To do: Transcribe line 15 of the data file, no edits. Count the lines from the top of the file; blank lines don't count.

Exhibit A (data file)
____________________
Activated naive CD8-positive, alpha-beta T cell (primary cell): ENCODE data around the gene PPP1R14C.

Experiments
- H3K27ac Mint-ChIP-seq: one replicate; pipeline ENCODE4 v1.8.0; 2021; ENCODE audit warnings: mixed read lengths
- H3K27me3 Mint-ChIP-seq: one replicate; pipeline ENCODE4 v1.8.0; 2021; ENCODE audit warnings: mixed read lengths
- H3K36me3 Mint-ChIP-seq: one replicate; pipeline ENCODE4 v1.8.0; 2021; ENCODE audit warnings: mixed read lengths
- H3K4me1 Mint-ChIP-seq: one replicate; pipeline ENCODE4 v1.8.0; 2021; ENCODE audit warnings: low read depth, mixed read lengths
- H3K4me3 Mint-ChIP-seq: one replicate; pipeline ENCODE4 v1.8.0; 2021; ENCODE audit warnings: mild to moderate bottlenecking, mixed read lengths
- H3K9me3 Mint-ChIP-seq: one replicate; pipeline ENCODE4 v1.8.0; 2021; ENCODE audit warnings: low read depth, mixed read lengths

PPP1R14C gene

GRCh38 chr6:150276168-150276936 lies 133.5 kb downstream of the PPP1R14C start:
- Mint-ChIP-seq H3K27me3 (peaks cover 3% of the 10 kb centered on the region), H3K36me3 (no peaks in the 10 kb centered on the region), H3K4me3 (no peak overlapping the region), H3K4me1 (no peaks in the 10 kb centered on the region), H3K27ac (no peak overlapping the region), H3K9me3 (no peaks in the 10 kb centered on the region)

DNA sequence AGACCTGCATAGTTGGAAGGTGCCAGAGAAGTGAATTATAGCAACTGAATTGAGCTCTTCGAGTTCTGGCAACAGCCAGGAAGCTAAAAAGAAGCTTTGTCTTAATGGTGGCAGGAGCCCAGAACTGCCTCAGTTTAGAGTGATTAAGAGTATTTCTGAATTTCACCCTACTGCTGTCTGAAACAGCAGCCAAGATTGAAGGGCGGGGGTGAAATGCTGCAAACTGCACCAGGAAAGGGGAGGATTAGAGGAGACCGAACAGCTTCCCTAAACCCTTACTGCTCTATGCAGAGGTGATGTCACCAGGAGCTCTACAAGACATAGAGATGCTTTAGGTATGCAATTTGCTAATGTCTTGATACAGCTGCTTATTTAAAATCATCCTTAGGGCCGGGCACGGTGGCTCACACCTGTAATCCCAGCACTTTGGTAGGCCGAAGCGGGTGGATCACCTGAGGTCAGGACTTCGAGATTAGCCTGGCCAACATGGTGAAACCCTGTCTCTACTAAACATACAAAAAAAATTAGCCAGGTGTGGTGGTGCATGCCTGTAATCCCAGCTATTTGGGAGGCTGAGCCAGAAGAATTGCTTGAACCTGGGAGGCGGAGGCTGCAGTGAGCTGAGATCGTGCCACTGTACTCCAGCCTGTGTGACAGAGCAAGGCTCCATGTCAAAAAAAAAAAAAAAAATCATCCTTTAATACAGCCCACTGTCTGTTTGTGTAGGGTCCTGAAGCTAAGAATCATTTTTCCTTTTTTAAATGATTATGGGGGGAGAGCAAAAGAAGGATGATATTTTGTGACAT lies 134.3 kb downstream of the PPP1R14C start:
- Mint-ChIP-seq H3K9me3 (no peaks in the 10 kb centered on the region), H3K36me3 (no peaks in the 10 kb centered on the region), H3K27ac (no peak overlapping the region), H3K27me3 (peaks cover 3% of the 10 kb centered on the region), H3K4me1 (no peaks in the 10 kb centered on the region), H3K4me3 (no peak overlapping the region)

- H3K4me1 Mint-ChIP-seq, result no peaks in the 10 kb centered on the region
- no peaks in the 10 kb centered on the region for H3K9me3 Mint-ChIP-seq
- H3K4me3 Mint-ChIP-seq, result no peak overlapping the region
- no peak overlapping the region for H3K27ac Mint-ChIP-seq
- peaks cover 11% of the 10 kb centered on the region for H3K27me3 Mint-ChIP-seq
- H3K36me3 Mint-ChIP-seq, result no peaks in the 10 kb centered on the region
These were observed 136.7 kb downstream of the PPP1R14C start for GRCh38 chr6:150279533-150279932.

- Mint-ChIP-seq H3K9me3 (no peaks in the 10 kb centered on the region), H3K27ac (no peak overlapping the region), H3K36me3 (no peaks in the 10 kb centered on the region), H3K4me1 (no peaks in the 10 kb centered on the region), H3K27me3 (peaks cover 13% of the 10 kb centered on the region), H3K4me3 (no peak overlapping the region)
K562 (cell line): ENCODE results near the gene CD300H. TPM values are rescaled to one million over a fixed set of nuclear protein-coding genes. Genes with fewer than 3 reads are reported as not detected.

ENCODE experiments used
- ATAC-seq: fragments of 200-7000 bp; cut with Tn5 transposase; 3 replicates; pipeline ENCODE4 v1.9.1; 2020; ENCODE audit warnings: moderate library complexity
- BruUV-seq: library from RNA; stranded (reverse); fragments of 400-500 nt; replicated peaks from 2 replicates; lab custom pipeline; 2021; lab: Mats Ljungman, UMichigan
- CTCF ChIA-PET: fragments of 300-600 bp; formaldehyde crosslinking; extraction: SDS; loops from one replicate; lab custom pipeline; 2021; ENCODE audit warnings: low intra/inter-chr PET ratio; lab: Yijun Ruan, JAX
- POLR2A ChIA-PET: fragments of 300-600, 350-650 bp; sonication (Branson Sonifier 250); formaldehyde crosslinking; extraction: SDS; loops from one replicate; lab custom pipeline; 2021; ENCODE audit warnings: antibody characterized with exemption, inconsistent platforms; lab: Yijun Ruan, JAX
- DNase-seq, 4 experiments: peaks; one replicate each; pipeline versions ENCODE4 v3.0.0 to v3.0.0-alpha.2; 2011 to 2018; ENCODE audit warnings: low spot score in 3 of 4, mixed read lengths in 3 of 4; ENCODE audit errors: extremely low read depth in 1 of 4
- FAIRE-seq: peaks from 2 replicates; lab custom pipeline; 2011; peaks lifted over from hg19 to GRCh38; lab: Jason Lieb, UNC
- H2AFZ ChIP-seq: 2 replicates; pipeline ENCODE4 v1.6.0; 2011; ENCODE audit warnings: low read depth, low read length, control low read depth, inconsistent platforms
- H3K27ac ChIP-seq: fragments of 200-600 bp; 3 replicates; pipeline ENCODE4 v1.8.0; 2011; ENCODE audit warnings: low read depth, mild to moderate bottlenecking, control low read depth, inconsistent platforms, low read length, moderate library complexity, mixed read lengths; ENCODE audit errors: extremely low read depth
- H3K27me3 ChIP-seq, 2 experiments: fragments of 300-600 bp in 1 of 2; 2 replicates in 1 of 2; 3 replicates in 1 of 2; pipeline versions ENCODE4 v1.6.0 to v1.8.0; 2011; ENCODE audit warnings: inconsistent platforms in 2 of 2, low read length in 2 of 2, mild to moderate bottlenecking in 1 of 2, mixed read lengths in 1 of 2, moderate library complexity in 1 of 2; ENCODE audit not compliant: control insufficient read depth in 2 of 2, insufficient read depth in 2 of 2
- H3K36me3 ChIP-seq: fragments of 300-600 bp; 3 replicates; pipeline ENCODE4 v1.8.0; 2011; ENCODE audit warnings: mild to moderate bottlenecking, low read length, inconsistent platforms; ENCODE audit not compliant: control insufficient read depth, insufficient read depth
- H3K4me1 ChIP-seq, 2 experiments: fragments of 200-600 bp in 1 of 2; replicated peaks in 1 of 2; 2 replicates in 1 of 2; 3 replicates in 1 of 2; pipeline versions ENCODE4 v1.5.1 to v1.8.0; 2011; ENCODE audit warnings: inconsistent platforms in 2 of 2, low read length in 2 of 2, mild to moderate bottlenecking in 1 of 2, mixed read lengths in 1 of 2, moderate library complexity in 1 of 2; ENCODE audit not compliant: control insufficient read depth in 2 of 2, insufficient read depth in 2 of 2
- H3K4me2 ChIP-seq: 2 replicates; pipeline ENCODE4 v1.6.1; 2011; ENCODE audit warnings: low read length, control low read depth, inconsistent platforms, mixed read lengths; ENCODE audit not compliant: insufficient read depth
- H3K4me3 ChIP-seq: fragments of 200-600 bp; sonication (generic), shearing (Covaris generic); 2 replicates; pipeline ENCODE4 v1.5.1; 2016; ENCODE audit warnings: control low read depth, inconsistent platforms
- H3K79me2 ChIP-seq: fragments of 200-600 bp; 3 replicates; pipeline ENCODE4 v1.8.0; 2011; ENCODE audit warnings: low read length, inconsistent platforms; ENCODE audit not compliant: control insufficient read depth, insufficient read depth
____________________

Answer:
- no peaks in the 10 kb centered on the region for H3K9me3 Mint-ChIP-seq